The best budget gaming laptops under $1,000 are all about the art of compromise. Some lean more toward performance than features, while some have more niceties than power. Gigabyte’s G5 MD straddles the line nicely, its main concession being a drab design that won’t catch the eye.
If you can get past its humdrum look, this 15.6-inch laptop is an impressive budget pick. Its gaming performance isn’t any better or worse than that of other GeForce RTX 3050 Ti laptops that we’ve reviewed, but few match its port selection and upgradeability, and especially its top-notch screen. We also like that it runs relatively cool and that its fans aren’t loud. Overall, the G5 MD is a solid alternative to the Acer Nitro 5, our under-$1,000 favorite. It routinely sells for less than its $999 MSRP.
Design of the Gigabyte G5 MD
The Gigabyte G5 MD isn’t going to win any creative design awards. This laptop is an all-black plastic slab, with straight lines and no excitement in sight. Gigabyte’s brand lettering and curvy cooling vents attempt an ill-fated rescue from monotony.
On the upside, the G5 MD doesn’t use a cliché red and black color scheme or any other cheap tricks to look like a gaming laptop. If you wanted to spruce things up, its flat lid would be a great place for stickers or even a vinyl cover.
The chassis is quite stiff despite its exclusive use of plastic, exhibiting minor flex only when I tried to twist the chassis by its corners. Metal would have been nice, but that’s a luxury that you rarely find in this budget price range.
The G5 MD feels hollow despite its chassis strength, a product of its ample thickness and relatively low weight. At 14.21 x 10.15 x 1.25 inches (WDH) and 4.5 pounds, it’s thicker than the Acer Nitro 5 (1.06 inches thick and a heavier 5.51 pounds) and the Dell G15 (5520) (1.06 inches thick, 5.89 pounds), but it doesn’t have as much depth and is significantly lighter than both. The Lenovo IdeaPad Gaming 3 (just 0.86 inches thick, 5.1 pounds) is one of the thinnest budget gaming laptops, but it’s also deeper and heavier than the Gigabyte.
The G5 MD surprises with its excellent port selection, starting on the left edge with a USB Type-A 3.2 Gen 1, a USB 2.0 port, a 3.5 mm microphone jack, and a 3.5 mm audio combo jack. There’s also a Kensington-style cable lock slot.
The right edge has a USB Type-A 3.2 Gen 2 port, a USB Type-C 3.2 Gen 2 port, and a full-size SD card reader.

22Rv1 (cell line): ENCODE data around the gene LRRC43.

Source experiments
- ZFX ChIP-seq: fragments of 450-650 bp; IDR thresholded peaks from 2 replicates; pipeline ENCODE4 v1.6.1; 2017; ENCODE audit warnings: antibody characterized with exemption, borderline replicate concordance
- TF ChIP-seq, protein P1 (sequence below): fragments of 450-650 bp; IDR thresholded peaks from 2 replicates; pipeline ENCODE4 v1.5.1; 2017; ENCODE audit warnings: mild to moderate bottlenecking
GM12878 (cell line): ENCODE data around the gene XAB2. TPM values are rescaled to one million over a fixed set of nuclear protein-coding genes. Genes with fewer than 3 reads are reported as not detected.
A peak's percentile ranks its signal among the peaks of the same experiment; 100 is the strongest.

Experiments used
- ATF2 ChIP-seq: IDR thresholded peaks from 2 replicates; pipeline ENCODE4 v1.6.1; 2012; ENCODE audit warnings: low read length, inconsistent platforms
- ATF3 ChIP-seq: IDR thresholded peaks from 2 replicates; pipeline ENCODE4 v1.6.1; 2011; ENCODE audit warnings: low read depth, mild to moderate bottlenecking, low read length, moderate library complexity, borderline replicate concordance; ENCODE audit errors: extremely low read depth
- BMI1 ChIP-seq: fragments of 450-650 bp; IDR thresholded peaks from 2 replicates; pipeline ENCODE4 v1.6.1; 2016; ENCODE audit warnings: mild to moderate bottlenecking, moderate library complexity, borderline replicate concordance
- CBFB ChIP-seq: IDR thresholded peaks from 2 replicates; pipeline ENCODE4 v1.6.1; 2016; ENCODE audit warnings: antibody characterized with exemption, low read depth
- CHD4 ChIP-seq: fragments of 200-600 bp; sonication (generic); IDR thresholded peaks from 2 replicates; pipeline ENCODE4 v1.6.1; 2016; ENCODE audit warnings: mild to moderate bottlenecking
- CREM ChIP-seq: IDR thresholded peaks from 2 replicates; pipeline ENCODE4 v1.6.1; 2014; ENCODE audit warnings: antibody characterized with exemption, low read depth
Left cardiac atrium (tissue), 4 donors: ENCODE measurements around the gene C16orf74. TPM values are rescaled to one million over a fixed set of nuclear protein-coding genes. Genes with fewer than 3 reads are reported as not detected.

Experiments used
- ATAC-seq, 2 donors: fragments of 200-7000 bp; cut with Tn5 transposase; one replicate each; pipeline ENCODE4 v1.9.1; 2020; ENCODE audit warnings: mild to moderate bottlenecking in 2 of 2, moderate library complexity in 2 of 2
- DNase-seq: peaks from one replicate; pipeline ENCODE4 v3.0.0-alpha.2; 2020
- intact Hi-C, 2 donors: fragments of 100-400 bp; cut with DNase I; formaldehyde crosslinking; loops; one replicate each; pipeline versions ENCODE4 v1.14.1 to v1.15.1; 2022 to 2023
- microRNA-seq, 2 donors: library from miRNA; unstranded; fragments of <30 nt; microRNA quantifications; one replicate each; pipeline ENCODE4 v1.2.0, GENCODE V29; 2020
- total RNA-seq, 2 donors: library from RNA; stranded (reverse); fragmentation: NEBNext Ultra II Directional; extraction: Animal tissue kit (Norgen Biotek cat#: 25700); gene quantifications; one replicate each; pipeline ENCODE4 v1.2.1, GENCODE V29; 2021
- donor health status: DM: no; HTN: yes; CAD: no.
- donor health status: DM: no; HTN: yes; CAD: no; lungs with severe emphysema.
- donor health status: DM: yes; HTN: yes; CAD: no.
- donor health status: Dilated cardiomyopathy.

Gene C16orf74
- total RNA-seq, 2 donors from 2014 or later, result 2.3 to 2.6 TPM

There are also rear ports, including mini-DisplayPort and HDMI 2.0b video outputs and Gigabit Ethernet. The barrel connector is for the 150-watt power adapter. Thunderbolt 4 is missing, but that’s not really a surprise on a budget gaming laptop.
For wireless, the G5 MD’s Intel AX201 card supports Wi-Fi 6 and Bluetooth 5.2, though not the newer Wi-Fi 6E standard.
Gigabyte G5 MD Specifications
|Intel Core i5-11400H (6 cores, 12 threads, 2.7GHz base, 4.5GHz Turbo Boost, 45-watt TDP)
|Nvidia GeForce RTX 3050 Ti, 4GB GDDR6, 1,485MHz boost clock, 85-watt maximum graphics power
|512GB PCIe Gen 3 SSD
|15.6-inch, IPS, 1920 x 1080, 144Hz
|Intel Wi-Fi 6 AX201, Bluetooth 5.2
|USB 2.0, USB 3.2 Gen 1 Type-A, USB 3.2 Gen 2 Type-A, USB 3.2 Gen 2 Type-C, HDMI 2.0b, mini-DisplayPort 1.4, 3.5 mm headphone/microphone, 3.5 mm microphone jack, SD card reader, Gigabit Ethernet
|150 watts (barrel connector)
|Windows 11 Home
|14.21 x 10.15 x 1.25 inches (361 x 258 x 31.8 mm)
|4.5 pounds (2.03 kg)
|Price (as configured)
Gaming and Graphics on the Gigabyte G5 MD
We tested the Gigabyte G5 MD with an Intel Core i5-11400H processor, an Nvidia GeForce RTX 3050 Ti graphics card, and 8GB of single-channel DDR4 RAM. The RTX 3050 Ti has 4GB of GDDR6 dedicated memory, a 1,485MHz boost clock, and an 85-watt maximum graphics power rating.
I saw between 80 and 90 frames per second playing the Call of Duty: Modern Warfare II campaign at 1920 x 1080. I used the game’s recommended mix of mostly low and a few medium and high settings. Nvidia DLSS wasn’t enabled by default, so I turned that on. The game felt completely smooth. I only wished I could have set the texture settings higher, but I got a warning when I tried to do that because the RTX 3050 Ti only has 4GB of memory.